Original Caption: Description: Event Date: Publication: Author: Owner: Source: Harper's Weekly, May 5, 1866, p

Harper's Weekly, May 5, 1866, p. 290


For more than a year the arrival of the cholera at the port of New York has been expected. The memory of its former horrors was very vivid. The certainty of its terrible ravages when it should appear was indisputable. So great was the apprehension and the desire that the city should be protected by every means that a Board of Health with extraordinary powers, not, however, including those of a Quarantine, had been created. There was a health officer specially charged with the sanitary defense of the port from foreign danger. There had been a body of Quarantine Commissioners for two years, whose duty was to find a suitable site for the Quarantine buildings. Every precaution had apparently been taken, when, on the 9th of April, the emigrant ship England, with 1200 passengers, arrived at Halifax. The cholera was raging on board, and there had been fifty deaths upon the passage. The pestilence was plainly at hand, and the efficiency of our New York preparations would doubtless he soon proved. And so it chanced for on the afternoon of the 18th the emigrant ship Virginia, with 1043 passengers, arrived in the Narrows, off Staten Island, and reported thirty-eight deaths by cholera upon the passage, and the disease still raging.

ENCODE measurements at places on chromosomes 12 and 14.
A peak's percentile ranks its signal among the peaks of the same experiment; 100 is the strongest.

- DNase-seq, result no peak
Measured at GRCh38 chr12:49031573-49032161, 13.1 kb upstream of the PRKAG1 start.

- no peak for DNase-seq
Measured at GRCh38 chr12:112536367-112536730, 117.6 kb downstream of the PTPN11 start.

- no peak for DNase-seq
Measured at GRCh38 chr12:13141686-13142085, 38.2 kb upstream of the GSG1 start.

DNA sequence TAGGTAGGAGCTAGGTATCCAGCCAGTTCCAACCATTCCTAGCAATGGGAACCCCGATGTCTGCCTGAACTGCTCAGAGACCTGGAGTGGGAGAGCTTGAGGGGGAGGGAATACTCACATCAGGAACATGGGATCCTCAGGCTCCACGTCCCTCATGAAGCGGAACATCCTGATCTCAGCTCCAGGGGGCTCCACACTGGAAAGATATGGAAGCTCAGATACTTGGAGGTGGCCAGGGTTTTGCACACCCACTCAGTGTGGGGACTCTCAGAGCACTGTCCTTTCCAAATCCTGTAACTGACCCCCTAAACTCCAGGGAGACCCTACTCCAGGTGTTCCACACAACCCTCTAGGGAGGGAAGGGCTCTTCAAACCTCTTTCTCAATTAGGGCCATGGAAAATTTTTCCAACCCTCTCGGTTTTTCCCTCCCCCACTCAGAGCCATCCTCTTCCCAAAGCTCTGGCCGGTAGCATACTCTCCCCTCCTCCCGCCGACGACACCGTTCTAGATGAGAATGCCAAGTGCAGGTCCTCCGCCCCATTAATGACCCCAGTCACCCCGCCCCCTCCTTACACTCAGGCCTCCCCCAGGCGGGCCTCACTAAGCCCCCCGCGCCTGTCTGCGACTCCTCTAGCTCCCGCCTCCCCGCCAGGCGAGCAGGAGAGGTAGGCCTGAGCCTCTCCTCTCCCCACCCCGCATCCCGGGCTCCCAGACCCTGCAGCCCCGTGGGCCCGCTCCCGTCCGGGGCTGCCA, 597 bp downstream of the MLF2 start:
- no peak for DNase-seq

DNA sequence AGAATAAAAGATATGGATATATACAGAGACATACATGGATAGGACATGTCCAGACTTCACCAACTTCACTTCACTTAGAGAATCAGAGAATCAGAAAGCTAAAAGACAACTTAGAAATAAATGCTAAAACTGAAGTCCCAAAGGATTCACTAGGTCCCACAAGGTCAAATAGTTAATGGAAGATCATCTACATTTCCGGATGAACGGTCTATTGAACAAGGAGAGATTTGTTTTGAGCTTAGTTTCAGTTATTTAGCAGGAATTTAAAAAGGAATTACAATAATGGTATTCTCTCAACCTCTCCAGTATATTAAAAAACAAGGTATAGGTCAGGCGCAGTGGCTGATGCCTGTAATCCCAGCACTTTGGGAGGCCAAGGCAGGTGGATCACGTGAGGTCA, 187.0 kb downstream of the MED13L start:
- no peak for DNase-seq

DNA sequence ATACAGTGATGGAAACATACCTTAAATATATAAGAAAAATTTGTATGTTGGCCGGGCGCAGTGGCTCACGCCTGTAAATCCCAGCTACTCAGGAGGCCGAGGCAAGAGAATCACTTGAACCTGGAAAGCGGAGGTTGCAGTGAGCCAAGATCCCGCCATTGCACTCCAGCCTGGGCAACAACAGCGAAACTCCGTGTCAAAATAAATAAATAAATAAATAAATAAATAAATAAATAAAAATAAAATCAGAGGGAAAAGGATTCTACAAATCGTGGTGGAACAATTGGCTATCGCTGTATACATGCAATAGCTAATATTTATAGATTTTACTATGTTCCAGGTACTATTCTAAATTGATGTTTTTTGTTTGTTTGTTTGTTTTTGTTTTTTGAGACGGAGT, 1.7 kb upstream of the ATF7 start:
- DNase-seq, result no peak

It then appeared that the sole preparation in this port consisted of the hospital ship Falcon, which was not ready for service! As soon as possible, by putting on board a crowd of laborers, she was made ready, and on the 21st the sick were removed from the Virginia. As soon as possible, also, another ship, the Illinois, was prepared, and the well passengers were received upon her. If the fact were not tragical it would be unspeakably ludicrous. The chief port of the Western continent, after a year's warning, was totally unprepared to deal directly and adequately with the approach of a fearful pestilence. The probabilities were that it would come, as it did come, in an emigrant ship. It was known that such ships are crowded, often with more than a thousand passengers. The most extensive hospital accommodations were the most obvious necessity, and they were not ready. The difficulties may have been many, but there are cases in which difficulties must not be pleaded, and this was one of them. Somewhere, somehow the State of New York should have been ready for the event, and it was not ready.